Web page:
The town of Sanford, Florida is in the middle of the state, about 21 miles north of Orlando. For many travelers, it is best known as the southern terminal of Amtrak’s AutoTrain, a place where you wait for an hour or two for your car to be unloaded, and then hit the road on your way somewhere else. But there is more to Sanford’s history, and it worth taking the time to visit.
The area where Sanford is today was settled by European-Americans in 1836, at the start of the first war with the Seminole people. It was part of a chain of forts created by General Zackary Taylor across the territory. While the three wars with the Seminoles were mainly over control of land, another large issue was that the Seminole people took in enslaved people who sought their freedom in the Florida Territory. By 1858, when the third war had ended, the area had already been planted with orange groves, and in 1868, the first fruit packing plant in the area was built.
Sanford was founded in 1869 on the shore of Lake Monroe, which is the head waters of the St. Johns River, the longest navigable river in Florida. While Sanford never became a major metropolis, it served the area as a shipping and transportation hub. Today it is home to around 61,000 people and it serves as the county seat for Orange County.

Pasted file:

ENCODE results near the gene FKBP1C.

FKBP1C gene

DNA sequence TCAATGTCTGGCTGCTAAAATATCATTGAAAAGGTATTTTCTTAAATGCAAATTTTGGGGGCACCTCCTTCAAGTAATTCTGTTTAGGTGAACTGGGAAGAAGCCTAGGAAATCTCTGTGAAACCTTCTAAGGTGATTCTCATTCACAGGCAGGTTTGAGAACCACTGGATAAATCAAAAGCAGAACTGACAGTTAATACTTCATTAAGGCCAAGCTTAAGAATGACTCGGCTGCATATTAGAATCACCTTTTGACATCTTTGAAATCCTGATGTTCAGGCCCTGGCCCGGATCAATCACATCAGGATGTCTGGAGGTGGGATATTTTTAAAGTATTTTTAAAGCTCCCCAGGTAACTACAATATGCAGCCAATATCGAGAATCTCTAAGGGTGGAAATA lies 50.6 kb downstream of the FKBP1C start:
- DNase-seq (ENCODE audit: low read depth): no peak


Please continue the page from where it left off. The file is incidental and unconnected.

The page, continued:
A visit to the center of Sanford offers a chance to walk through some of its history. In the area south of the historic downtown, you will find many homes that were built in the early to mid 20th century. This neighborhood is centered around Centennial Park. The homes are beautiful, and have been well kept.
There are also two lovely churches. One is the First United Methodist Church, and red brick structure, with arched windows. On the other side of the block is the Holy Cross Episcopal Church, which is built in the style of Spanish colonial homes.
|First United Methodist Church|
|Holy Cross Episcopal Church|
Sanford Avenue, just to the east, was the edge of Sanford’s Georgetown neighborhood. Georgetown was an African-American neighborhood settled in 1885. It was a thriving community up until the 1950’s. As southern segregation decreased, families started to leave for newer homes, in areas with better opportunities. The area became more and more abandoned. Today businesses and restaurants are starting to move back onto the avenue.
While I cannot think of Sanford as a destination, it is certainly worth a visit if you are in the area. Especially if you have taken the AutoTrain, and want a place to eat and explore before heading on your way.